In today’s homemaking diary, I take you along with me as I make rice dumplings at home. It is a wonderful way to celebrate the Dragon Boat Festival and the arrival of summer. If you’d like a glimpse into how I prepare this traditional festival food, keep reading…
The Harbingers of Summer
In my mind, rice dumplings are inextricably linked with summer in Hong Kong. Rice dumplings are eaten to celebrate the Dragon Boat Festival, which usually occurs in late May or early June. As a result, just as daffodils are the harbingers of spring in New Zealand, rice dumplings are the harbingers of summer in Hong Kong.
Making rice dumplings at home is a lengthy process. To make the process more manageable, I like to spread the work over three days.
Day 1: Marinate Filling
Rice dumplings can be savoury or sweet, and they can contain a variety of fillings. For this batch of rice dumplings, I’m making savoury rice dumplings filled with five ingredients:
- Marinated pork belly
- Sautéed shiitake mushroom
- Salted egg yolk
- Preserved sausage
- Hulled split mung beans
The filling is an important component of a rice dumpling. As the rice dumpling cooks, the glutinous rice will become infused with the savoury flavours of the filling encased within it. The success of the dumpling—in terms of taste—hinges on the careful preparation of the filling.
The first filling that I need to prepare is the pork belly. I cut the pork belly into generous chunks, taking a moment to admire the pretty marbling of the meat as I work. In Chinese, pork belly is called wuhuarou, which translates to five-flower meat. This poetic term shines a spotlight on the beautiful variegated patterns that characterise pork belly.
After portioning the pork belly, I season it, making sure not to forget the two secret ingredients that give the pork belly its distinctive umami flavour. The first secret ingredient is five-spice powder, which adds warmth and sweetness; the second secret ingredient is time. The pork belly gets tucked into the fridge, where it will marinate for two days.
Day 2: Soak Leaves, Grains, Legumes and Mushrooms
The next session of work centres around cleaning and soaking ingredients. There are four ingredients to work with today: bamboo leaves, glutinous rice, hulled split mung beans, and mushrooms.
First, I prepare the bamboo leaves that will be used to enclose the rice dumplings. The bamboo leaves, which are sold dried, need to be washed and rehydrated. Each leaf gets a gentle sponge bath and a trim with kitchen shears before it is transferred to a large basin of water to soak overnight. In the same basin, I also place a bundle of straw, which will be used to seal the dumplings.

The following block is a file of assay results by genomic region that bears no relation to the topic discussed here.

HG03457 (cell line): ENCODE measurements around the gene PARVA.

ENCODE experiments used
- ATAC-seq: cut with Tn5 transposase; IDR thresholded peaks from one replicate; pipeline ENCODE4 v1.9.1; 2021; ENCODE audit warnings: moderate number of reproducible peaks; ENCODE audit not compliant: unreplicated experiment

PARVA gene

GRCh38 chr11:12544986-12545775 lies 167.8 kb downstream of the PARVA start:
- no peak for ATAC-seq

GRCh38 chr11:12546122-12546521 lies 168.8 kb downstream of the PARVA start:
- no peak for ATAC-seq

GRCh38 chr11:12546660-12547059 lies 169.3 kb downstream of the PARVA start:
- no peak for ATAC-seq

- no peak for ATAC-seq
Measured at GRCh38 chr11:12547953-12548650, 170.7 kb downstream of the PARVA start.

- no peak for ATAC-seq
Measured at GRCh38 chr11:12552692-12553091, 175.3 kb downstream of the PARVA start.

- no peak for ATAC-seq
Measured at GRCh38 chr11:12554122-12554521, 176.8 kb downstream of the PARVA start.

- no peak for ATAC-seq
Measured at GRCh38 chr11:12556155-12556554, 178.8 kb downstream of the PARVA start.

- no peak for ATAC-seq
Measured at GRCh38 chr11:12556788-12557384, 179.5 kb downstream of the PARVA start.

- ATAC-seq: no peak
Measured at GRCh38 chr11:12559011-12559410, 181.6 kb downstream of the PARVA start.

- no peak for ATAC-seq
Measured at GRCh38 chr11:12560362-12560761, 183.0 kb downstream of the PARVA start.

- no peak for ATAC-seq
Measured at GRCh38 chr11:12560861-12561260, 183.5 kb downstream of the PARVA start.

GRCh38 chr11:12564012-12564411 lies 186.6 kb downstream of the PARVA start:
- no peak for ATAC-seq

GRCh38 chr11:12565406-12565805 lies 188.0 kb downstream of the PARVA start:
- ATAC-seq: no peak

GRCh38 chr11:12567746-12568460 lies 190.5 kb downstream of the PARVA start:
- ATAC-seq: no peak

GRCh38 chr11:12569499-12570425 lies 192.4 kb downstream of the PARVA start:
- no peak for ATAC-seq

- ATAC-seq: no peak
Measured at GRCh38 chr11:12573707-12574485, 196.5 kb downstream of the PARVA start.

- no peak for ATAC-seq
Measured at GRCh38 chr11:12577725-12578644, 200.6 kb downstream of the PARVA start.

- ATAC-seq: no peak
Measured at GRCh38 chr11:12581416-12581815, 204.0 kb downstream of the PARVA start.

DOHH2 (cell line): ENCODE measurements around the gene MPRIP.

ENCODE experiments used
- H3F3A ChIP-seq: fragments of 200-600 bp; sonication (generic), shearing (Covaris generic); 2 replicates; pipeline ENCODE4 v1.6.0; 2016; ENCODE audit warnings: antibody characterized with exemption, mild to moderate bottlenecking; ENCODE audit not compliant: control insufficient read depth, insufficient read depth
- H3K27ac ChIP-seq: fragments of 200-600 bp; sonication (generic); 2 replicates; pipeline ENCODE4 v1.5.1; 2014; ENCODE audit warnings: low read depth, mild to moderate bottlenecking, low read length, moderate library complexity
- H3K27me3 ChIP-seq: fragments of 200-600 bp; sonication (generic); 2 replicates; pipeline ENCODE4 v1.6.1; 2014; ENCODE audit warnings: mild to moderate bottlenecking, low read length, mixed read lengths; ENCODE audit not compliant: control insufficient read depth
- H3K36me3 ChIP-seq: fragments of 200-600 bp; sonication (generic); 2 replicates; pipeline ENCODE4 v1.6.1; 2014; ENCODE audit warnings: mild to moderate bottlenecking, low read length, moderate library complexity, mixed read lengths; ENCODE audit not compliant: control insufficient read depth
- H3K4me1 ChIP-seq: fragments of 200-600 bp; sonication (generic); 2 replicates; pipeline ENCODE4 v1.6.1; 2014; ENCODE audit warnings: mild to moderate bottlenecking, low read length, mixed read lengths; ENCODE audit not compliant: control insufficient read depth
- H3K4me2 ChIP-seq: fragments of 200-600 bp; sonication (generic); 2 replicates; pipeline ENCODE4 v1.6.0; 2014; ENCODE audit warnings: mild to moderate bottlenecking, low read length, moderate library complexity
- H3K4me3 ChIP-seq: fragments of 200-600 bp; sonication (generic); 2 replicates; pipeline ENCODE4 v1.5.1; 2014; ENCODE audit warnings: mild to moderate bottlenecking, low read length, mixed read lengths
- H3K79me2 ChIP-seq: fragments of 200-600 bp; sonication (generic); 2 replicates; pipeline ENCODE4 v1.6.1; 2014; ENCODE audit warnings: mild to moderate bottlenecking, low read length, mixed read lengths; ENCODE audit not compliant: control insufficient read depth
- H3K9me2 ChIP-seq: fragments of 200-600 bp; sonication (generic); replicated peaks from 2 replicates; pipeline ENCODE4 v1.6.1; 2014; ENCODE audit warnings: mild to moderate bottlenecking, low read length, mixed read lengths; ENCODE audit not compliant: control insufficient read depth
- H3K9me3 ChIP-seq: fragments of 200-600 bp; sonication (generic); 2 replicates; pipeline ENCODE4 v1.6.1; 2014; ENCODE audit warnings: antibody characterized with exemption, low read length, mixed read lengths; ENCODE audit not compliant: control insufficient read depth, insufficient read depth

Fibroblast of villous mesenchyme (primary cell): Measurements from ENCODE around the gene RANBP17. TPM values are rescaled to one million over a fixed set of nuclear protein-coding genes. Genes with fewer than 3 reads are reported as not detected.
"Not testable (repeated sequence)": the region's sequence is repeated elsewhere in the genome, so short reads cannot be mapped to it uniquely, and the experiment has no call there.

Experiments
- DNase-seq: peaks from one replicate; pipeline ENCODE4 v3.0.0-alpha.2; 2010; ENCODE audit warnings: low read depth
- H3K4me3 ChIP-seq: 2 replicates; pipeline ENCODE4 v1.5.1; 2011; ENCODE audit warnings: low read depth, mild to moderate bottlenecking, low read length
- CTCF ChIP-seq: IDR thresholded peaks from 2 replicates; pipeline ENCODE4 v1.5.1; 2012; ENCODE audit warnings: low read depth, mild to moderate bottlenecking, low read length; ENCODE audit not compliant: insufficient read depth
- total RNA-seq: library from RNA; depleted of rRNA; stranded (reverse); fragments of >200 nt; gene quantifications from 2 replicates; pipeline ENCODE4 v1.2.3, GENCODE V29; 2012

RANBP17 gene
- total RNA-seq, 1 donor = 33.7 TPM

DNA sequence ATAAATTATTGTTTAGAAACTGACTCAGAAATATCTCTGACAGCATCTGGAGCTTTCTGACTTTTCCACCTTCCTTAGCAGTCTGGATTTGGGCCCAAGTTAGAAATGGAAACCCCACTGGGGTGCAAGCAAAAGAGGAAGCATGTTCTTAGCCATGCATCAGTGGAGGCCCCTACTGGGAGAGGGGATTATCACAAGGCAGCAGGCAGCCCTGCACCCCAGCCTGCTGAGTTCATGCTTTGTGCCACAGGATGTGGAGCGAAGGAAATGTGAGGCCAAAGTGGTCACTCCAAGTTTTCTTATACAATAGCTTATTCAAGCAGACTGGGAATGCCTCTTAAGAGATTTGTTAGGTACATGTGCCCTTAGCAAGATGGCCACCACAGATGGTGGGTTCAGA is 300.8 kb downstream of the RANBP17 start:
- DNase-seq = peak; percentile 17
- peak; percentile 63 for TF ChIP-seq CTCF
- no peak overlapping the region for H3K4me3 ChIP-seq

Washing and soaking bamboo leaves is an engrossing task. The leaves, which look and feel somewhat like parchment, have a pleasantly rough texture that crackles as I clean it. And then there is the scent. Within minutes, the leaves release an earthy aroma that turns my tiny Hong Kong kitchen into a forest bathing oasis.
When it comes to preparing bamboo leaves, I have one piece of advice: wear gloves. Dried bamboo leaves can feel sharp and scratchy, and gloves protect your hands from these hazards. In my home, wearing a pair of food safe nitrile gloves is the best way to prevent panicked yelps from punctuating my otherwise zen-like at-home forest bathing experience.
After the bamboo leaves have been dealt with, I turn my attention to the glutinous rice and mung beans. I measure and rinse these ingredients, then I place them in large bowls of water to soak overnight.
The last task is to rehydrate the dried shiitake mushrooms. I place the mushrooms in a container of water and leave them to plump up overnight.
Day 3: Wrap and Cook Rice Dumplings
Like a child on Christmas Day, I always wake up early on dumpling wrapping days.
While I cook breakfast, I finish preparing the dumpling ingredients. I slice and sauté the shiitake mushrooms, quarter the salted egg yolks, and slice the preserved sausages. I also drain and season the grains and legumes.
After breakfast, I turn my dining table into an assembly line. I set out the ingredients, put on a pair of gloves, sit down at the table, and begin wrapping.
To make each dumpling, I take two bamboo leaves and twist them to create an inverted cone. I add the rice and filling, fold the leaves over, and wrap a five-foot-long length of straw around the rice dumpling. The final step is to tie a strong knot to keep the rice dumpling intact.
Rice dumplings come in different shapes and sizes. Some are shaped like square or triangular pyramids, while others are shaped like pillows. I fall into the triangular pyramid camp; I find the tetrahedral shape both nostalgic and beautiful.
Once all the dumplings have been wrapped, I transfer them to a pot of boiling water. After two hours, the cooked dumplings are placed on a rack to cool. I serve some of the dumplings for dinner, and the rest are frozen.
Wrapping Rice Dumplings is Poetry in Motion
The process of making rice dumplings is long and intricate, but it is one that I enjoy. The challenge of packaging the ingredients into neat tetrahedral parcels feels more like play than work, and at the end I am left with a freezer full of rice dumplings to enjoy throughout the summer.
Wrapping rice dumplings involves an investment of time, and it seems fitting to dedicate part of this time to remembering the folklore associated with the Dragon Boat Festival. This festival commemorates the poet Qu Yuan, and as I wrap my rice dumplings, I think about his work; a synchrony that lends extra meaning to this seasonal homemaking task.
To end this post, I leave you with a loose translation of one of Qu Yuan’s well-known and evocative couplets, drawn from his poem Li Sao:
Though the road is long,
I will travel far and wide in pursuit of my ideals.